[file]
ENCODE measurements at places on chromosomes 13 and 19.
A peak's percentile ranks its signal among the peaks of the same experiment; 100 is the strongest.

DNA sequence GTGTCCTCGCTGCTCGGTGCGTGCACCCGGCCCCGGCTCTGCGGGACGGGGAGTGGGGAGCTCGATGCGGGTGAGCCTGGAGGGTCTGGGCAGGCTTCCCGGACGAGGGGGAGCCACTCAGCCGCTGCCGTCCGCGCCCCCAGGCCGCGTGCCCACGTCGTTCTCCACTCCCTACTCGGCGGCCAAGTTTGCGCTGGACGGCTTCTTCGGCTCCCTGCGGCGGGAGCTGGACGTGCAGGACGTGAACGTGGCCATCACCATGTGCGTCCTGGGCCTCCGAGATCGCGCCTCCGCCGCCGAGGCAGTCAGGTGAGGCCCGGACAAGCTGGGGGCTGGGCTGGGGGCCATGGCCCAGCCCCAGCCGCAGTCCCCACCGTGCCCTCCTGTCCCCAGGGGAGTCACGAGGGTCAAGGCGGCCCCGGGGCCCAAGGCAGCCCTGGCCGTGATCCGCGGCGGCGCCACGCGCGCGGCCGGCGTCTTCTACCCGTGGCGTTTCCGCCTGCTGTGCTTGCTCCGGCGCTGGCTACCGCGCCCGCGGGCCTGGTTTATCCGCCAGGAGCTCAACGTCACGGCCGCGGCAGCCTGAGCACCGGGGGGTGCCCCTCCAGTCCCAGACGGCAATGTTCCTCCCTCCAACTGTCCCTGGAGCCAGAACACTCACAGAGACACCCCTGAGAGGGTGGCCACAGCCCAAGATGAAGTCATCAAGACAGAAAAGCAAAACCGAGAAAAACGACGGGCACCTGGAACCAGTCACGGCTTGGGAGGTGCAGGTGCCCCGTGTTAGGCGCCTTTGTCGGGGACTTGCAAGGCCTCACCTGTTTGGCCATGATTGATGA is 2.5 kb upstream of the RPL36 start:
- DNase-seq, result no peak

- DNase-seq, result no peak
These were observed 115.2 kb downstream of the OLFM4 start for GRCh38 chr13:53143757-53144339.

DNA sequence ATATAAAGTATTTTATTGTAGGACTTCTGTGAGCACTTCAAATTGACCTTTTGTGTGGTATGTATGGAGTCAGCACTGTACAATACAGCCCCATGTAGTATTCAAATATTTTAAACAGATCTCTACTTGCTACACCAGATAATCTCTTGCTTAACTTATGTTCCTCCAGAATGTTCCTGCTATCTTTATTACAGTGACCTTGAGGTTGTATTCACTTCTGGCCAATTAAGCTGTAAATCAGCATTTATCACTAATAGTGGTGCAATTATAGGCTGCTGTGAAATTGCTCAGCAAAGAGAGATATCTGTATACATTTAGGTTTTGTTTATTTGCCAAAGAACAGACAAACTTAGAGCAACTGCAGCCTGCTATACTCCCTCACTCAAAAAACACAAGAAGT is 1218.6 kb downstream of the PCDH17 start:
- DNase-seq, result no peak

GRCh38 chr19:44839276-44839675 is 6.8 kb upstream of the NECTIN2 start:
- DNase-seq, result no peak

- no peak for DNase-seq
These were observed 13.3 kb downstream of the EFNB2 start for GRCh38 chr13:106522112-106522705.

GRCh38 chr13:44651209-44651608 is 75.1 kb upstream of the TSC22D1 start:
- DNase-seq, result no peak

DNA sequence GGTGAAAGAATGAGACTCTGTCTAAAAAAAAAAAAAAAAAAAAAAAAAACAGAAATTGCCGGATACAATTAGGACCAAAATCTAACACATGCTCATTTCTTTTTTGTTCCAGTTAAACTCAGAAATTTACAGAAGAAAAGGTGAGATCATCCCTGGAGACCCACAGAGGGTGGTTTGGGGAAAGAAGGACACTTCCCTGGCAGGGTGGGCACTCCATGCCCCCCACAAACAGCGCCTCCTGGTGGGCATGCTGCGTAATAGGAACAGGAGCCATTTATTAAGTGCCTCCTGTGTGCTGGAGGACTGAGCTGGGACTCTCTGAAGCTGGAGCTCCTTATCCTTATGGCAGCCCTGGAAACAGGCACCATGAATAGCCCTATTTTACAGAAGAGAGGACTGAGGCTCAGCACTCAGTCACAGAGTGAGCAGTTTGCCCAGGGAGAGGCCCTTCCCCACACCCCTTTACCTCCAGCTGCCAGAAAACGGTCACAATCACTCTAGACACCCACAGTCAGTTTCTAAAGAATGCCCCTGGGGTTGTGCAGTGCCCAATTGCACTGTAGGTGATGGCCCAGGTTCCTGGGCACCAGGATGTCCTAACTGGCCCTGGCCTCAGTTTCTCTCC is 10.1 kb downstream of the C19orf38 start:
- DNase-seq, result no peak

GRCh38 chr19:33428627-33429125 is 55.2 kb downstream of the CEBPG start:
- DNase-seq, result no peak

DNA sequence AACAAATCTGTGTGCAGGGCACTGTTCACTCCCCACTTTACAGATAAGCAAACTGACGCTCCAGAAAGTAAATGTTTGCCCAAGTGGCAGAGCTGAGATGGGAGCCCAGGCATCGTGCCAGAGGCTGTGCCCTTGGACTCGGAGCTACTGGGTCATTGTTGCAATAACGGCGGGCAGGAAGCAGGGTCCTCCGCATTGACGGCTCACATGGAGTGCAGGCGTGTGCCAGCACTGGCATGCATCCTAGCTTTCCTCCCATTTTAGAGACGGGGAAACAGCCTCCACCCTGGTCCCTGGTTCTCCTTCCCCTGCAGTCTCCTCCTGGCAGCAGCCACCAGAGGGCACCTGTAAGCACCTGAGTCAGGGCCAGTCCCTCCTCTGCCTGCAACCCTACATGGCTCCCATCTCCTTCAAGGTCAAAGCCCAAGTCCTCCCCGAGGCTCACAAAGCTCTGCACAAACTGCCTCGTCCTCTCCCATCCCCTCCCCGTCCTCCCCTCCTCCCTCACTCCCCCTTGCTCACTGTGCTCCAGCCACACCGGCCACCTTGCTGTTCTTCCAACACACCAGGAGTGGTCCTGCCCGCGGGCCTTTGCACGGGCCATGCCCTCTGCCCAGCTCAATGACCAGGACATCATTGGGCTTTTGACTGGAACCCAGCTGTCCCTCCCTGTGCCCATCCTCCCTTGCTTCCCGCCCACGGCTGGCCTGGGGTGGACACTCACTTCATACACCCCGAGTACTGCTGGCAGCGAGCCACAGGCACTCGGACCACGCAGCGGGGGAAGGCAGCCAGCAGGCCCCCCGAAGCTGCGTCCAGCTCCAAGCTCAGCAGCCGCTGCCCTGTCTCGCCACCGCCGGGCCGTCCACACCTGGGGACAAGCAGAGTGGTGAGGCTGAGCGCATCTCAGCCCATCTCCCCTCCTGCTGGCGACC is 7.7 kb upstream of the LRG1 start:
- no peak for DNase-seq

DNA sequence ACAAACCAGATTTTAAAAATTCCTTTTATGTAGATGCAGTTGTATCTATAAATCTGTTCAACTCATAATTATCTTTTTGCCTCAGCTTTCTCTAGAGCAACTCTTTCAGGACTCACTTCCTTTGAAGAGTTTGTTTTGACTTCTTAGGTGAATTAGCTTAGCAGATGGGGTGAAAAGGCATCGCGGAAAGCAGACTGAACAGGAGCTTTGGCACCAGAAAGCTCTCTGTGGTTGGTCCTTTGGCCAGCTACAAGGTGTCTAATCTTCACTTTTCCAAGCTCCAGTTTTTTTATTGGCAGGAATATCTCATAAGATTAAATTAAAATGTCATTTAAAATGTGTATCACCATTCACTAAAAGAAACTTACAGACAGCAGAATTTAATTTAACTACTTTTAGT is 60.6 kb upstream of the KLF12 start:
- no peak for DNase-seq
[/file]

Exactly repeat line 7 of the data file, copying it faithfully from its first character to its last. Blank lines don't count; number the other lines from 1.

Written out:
DNA sequence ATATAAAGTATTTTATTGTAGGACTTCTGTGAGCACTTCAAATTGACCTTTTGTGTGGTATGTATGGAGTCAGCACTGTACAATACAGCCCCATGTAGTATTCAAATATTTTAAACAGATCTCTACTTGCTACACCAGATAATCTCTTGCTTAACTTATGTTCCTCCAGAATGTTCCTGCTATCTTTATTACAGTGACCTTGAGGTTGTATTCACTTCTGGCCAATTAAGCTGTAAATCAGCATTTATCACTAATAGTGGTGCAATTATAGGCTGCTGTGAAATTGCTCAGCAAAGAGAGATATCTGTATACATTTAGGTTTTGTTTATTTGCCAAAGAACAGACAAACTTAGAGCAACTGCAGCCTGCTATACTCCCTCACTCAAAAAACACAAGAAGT is 1218.6 kb downstream of the PCDH17 start: